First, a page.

98B COLLABoratory hosted the animation workshop conducted by painter and animation artist Matsumoto Chikara. This was produced by independent curator Sayako Mizuta and supported by: The Japan Foundation Asia Center and Arts Council Tokyo.
I had the privilege of participating in this animation workshop conducted by the Japanese painter and animation artist Matsumoto Chikara. The workshop involves 20 person divided into 2 groups, the drawer and the poser and has 2 stages. In the first stage, the first 10 people poses in front and the other 10 draws the poses. We were then asked to switch places and repeat the process until we arrive at the final frame. The second stage was more interesting, where we draw the in-between frames of everyone's drawings and use our imagination to connect the drawings which is fun and really creative. We were like kids playing together in a single project, which I like. No need to be an expert, no standards to meet, just plain creativity at play. So basically, we had a glimpse of the animation process that was use since the time of Walt Disney and Chikasa-san made his own twist to it by involving people and making it fun in this rather difficult and complicated process. Thus, I coined the term "Participatory Animation".
After all the frames have been drawn, Chikara-san edits the strips of drawings in his home-made, portable editor! (Nice!)
After the snacks, the waiting of the finish animation, we then had a film showing of Chikara-san's other works from other countries like Mexico and Indonesia. I really like the idea that different people, with different background most have no drawing experience got involve in this process and the output was just fantastic!
And then finally, we watched our own creation and it was marvelous to see variety and imagination from different people coming together. I love the background music by VOQ, it fits perfectly with Chikara-san's style and it has a personal touch to it by recording the voices of the people in the workshop and the amazing VOQ made it into a master recording piece.
Thank you Chikara-san, VOQ and 98B for organizing this event. I had a wonderful time.
The workshoppers with Chikara-san and VOQ
with the master painter and animation artist Matsumoto Chikara
The 7th ASEAN Leaderspeak Series entitled “The Future of Creative Industries in ASEAN” was held at the Soriano and Velasco rooms, Asian Institute of Management on 10th February 2015.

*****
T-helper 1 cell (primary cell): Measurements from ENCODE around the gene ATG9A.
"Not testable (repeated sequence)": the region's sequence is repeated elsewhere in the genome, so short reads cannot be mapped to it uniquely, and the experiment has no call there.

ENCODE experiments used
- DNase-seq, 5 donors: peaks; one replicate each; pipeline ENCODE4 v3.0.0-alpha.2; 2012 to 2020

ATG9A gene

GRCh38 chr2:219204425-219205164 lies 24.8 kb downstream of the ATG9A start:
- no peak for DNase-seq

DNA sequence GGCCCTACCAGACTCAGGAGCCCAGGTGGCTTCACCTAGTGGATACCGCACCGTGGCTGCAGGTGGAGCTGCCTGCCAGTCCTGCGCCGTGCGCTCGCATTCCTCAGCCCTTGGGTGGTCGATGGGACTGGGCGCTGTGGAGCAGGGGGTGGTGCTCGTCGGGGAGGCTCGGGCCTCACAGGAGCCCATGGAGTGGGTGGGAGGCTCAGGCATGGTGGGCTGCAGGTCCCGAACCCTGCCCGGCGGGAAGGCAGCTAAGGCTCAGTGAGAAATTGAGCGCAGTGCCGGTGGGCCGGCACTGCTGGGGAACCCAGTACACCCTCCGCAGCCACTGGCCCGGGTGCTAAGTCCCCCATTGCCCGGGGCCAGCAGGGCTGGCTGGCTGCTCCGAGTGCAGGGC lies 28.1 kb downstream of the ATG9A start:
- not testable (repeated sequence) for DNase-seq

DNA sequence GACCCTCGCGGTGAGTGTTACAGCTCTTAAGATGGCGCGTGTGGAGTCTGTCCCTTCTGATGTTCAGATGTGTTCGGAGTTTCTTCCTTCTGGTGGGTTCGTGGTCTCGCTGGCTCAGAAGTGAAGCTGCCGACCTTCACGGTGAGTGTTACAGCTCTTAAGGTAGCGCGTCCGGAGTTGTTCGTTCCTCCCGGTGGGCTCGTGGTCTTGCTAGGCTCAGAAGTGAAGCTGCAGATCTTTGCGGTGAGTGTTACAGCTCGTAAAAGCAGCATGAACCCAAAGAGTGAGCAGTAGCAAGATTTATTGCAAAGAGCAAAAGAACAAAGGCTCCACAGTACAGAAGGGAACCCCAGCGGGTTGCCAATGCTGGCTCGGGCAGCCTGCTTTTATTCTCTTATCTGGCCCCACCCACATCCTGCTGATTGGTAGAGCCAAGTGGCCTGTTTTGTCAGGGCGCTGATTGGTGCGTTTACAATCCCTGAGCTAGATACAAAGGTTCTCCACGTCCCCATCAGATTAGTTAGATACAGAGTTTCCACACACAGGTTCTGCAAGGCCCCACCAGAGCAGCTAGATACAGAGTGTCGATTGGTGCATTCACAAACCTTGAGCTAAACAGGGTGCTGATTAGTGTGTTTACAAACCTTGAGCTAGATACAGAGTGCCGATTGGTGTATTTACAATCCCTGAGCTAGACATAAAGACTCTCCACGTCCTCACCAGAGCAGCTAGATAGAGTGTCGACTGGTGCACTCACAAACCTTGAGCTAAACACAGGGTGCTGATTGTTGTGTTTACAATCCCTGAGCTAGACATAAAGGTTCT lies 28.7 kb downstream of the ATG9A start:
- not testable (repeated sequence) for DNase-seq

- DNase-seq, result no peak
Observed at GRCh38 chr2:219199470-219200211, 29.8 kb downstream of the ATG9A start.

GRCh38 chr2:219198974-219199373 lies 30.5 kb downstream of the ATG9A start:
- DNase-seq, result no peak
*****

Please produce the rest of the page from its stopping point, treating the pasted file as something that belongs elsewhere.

Mr. Ronaldo del Carmen, known for his contribution to some of most well loved animation films such as Up, Finding Nemo, The Prince of Egypt, and many more, shared his experiences as an animator, storyteller, designer, and director. In addition, Mr. del Carmen has received a number of prestigious awards throughout his career, namely the Daytime Emmy Award Outstanding Special Class Animated Program for Freakazoid, National Cartoonists Society 2010 Animated Feature Division Award for the animated film Up, Annie Outstanding Storyboarding in an Animated Feature Production Spirit: Stallion of the Cimarron, and the Eisner Award for the Best Single Issue 1995 Batman Adventures Holiday Special which was awarded to him and his colleagues Paul Dini, Bruce Timm, and others (DC).
We were blown-away by listening to Mr. del Carmen's story of how he started as an artist here in the Philippines and migrated to America with his family. It was really inspiring and full of insight. We even had pictures with him and an autograph!
(Prime with Sir Ronaldo del Carmen of Pixar Animation Studios)
(Erica with Prof. Macaranas of AIM)
The said forum was organized by the AIM ASEAN 2015 Project under the leadership of President Steven J. DeKrey, PhD and yours truly as Co-Directors. The Project aims to assist in the Institute’s vision to become the global source of ASEAN talent, insights, and wisdom by spearheading activities such as the ASEAN Leaderspeak Series, research writing, case writing, and organizing events which aim to promote awareness of the ASEAN Economic Community.
Last October 11, 2014, we attended a casual meet up of IGDA Manila at Microsoft, Ayala Office Tower. IGDA stands for International Game Developers Association. It is the largest non-profit membership organization in the world serving all individuals who create games.